The March Toward War: The <em>March of Time</em> as Document and Propaganda
Introduction The Time Empire MOT as Document Marching into War Voice of Conscience Timeline/Index
March of Time as Document
Defining the Radio Show
Form and Function: Radio
Defining the Films
Form and Function: Films
Public Opinion
Censoring Time
Quiz: Spot the Fake!
 Westbrook Van Voorhis

Defining the Radio Show

With its pedigree of drama and journalism, what exactly, was the March of Time?

"Listeners say it is the most vivid, the most real, the most significant program on the air. Radio experts call it the finest piece of out-and-out radio production on the air today. In addition to its great audience popularity, it is a 'showman's show' if there ever was one."1

—Tom Carskadon, Tower Radio, January 1935; Read the entire article...

Von Zell
Above, film staff work on last-minute script changes.

The March of Time radio show created dramatic retellings or re-imaginings of true events, much in the way Depression-era photographers sometimes posed their subjects—a poor family, or their pointedly meager belongings, for example—but managed to convey some human truth nonetheless. William Stott offers a definition for a "human document": "A document, when human, is the opposite of the official kind; it is not objective but thoroughly personal. Far from being dispassionate, it may be 'a document that is shattering in its impact and infinitely moving.'"2 The radio show, more than the newsreel, was able to convey the human, the personal, although not usually using an objective means. One March 24, 1938 radio show describing the effects of bombing civilians in Spain offers a potent example. A fictional witness describes a bus driver blown from his seat by the bomb's impact, although his dismembered hands are still clutched to the wheel. In recovering casualties, a "witness" describes, workers pick up the injured first, then tag corpses and dismembered parts. There was so much blood they had to hose down the streets. The segment begins with a mother and child on their way home from shopping. The mother orders her wandering child closer, an actor playing her later recounts, but it was too late: "My Juanita just disappeared before my eyes." Play audio

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Even as it could dramatize the frailest human moment, The March of Time radio show also gave weight to the silliest, including Mussolini's eight-year-old son's demands to go to war; Mussolini holding a party for mothers who have born the most Italian babies; and Hitler's desire for a female American tap dancer. Yet even the silliest, least factual elements of March of Time may reveal more than at first glance. In the case of Mussolini's son, The March of Time may be implying that Italy in general is war-hungry, and Il Duce egotistical in his taste for conquest; rewarding mothers for having many babies is also a way to build a future army; and Hitler's failure to fulfill his crush with a wholesome American shows he is human and defeatable, not noble or god-like as he had claimed. Americans could conquer him in that regard, the clip suggests. (see Humanizing Dictators)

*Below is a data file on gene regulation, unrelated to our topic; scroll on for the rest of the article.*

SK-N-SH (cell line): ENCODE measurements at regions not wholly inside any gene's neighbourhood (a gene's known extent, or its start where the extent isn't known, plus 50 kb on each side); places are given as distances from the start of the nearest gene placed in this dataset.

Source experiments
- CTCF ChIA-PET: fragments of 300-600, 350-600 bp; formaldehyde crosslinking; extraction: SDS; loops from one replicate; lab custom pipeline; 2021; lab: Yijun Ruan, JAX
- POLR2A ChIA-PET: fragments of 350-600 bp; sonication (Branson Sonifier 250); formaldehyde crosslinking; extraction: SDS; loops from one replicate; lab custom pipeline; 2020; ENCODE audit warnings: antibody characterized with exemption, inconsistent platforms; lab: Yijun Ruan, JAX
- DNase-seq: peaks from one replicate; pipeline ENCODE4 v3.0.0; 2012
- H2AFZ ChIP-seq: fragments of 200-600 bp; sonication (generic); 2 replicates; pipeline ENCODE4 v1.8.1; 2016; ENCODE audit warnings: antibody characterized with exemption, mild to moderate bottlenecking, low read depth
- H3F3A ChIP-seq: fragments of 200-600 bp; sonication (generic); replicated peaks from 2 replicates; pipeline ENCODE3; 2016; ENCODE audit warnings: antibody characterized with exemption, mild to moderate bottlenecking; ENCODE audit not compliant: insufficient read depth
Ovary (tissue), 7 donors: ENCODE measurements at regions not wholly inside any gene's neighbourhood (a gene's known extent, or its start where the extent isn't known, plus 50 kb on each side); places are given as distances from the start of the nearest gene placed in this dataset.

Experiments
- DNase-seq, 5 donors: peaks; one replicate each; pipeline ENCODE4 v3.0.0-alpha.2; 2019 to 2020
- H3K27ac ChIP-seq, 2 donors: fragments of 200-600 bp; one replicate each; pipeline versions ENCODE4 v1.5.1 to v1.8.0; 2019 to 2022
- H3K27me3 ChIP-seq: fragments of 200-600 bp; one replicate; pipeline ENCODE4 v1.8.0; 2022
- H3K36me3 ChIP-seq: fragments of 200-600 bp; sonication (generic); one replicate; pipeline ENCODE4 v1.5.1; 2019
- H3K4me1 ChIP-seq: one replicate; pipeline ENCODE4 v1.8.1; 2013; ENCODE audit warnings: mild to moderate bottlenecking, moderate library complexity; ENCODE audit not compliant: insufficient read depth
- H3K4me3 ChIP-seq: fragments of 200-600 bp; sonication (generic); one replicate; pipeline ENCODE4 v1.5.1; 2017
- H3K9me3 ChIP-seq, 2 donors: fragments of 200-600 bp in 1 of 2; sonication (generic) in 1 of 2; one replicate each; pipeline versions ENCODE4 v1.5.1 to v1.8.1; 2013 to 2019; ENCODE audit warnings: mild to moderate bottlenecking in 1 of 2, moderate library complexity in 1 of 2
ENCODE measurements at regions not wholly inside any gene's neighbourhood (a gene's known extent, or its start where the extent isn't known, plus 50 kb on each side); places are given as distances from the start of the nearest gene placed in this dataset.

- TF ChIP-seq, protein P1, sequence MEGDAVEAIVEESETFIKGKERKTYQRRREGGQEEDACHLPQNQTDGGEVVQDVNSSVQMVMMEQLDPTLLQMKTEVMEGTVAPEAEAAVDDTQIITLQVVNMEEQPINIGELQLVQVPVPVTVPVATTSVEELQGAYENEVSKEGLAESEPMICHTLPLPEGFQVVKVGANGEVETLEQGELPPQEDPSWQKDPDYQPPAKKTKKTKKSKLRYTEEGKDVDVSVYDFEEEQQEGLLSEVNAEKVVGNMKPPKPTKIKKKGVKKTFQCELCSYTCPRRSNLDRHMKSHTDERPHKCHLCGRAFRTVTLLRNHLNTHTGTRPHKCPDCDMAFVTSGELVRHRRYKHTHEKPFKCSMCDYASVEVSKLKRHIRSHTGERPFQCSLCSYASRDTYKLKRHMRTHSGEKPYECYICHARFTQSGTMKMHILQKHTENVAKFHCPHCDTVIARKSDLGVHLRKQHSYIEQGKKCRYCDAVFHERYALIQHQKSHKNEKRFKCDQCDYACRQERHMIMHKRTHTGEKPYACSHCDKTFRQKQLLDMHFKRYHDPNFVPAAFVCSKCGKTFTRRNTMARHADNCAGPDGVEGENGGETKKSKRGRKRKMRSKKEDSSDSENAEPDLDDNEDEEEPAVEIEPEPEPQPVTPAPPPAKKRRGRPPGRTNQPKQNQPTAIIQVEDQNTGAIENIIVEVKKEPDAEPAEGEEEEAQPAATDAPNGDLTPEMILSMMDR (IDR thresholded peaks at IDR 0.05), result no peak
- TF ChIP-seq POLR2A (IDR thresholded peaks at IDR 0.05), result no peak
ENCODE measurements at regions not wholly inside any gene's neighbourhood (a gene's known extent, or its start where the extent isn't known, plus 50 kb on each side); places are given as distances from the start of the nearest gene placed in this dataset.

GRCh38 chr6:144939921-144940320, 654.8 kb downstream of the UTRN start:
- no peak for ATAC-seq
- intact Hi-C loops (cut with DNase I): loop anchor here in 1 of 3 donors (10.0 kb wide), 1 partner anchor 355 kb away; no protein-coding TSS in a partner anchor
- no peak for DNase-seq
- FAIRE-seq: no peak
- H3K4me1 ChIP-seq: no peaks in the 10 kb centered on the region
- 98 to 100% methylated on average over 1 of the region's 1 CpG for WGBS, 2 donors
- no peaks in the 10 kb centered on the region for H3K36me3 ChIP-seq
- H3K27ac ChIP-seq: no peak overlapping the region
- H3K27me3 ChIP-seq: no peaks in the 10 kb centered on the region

But how do we know what is real and what isn't in The March of Time's radio show? Historian Raymond Fielding notes that "great care was taken to secure transcripts of authentic statements and comments of the celebrities who were impersonated on the program. In those cases in which these could not be obtained, writers were given the dramatic license to contrive and 're-create' such dialogue as seemed appropriate to the characters and situation." It's likely that the man on the street stories of Spain were created by March of Time writers, but also likely based in factual reporting. March of Time broadcasts were taken so seriously by some that the White House regularly complained about its imitations of President Roosevelt, who was annoyed because he "was getting calls and notes from political advisers regarding statements and remarks [made by the impersonator]. These statements reflected Roosevelt 's policies, but, in fact, had never been uttered by the President."3 (The fact that Roosevelt or his handlers had banned imitation of himself was reported by trade magazines.)

The radio show may be more closely related to the radio soap operas or dramas in its style of delivery, but its format may have made news more palatable and understandable to its audience. Robert J. Brown noted that a July 1939 Kansas State College poll found that 95 percent of those surveyed preferred "dramatized news in the March of Time style" to straight-forward reporting.4 The March of Time's radio format offered flexibility in reporting news, and that flexibility meant in some cases that reports would have a point of view. Listeners could agree or disagree with it, but it likely made the news more accessible to those less interested in "straight" news.

1 Carskadon, Tom. "Time Marches On." Tower Radio. January 1935: 24.

2 Stott, William. Documentary Expression and Thirties America. London: Oxford U. Press, 1973. 7.

3 Fielding, Raymond. The March of Time, 1935-1951. New York: Oxford University Press, 1978. 15.

4 Brown, Robert J. Manipulating the Ether: The Power of Broadcast Radio in Thirties America. Jefferson, North Carolina, and London: 1998. 152.